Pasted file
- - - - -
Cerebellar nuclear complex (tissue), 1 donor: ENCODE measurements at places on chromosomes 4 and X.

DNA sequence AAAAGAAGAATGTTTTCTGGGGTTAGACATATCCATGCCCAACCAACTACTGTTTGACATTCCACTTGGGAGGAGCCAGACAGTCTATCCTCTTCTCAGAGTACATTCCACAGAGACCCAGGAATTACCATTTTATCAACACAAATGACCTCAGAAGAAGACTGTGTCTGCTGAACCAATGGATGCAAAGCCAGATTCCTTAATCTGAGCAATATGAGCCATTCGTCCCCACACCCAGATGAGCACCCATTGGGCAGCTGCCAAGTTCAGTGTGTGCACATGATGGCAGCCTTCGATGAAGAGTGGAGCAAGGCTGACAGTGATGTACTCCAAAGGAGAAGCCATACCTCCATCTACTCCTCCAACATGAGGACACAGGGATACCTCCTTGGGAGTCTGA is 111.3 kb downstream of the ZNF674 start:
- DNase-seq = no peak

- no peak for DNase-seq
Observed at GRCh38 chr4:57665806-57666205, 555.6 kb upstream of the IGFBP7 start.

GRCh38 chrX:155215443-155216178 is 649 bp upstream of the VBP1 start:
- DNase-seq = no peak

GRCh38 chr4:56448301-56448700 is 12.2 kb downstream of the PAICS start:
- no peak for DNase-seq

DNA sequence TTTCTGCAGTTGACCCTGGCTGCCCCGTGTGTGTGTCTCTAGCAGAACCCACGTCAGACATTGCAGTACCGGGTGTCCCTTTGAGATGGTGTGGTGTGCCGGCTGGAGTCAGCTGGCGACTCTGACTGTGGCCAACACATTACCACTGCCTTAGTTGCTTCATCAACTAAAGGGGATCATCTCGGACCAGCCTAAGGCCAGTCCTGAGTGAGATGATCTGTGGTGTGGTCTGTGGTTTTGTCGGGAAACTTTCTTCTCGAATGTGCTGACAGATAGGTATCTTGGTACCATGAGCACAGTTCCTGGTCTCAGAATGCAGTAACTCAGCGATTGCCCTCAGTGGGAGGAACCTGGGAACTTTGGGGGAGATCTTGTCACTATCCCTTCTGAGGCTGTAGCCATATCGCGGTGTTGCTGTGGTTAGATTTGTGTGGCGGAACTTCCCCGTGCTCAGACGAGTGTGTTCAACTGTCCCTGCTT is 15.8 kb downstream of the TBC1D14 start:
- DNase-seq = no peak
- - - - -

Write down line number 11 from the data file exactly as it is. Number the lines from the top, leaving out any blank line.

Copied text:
- DNase-seq = no peak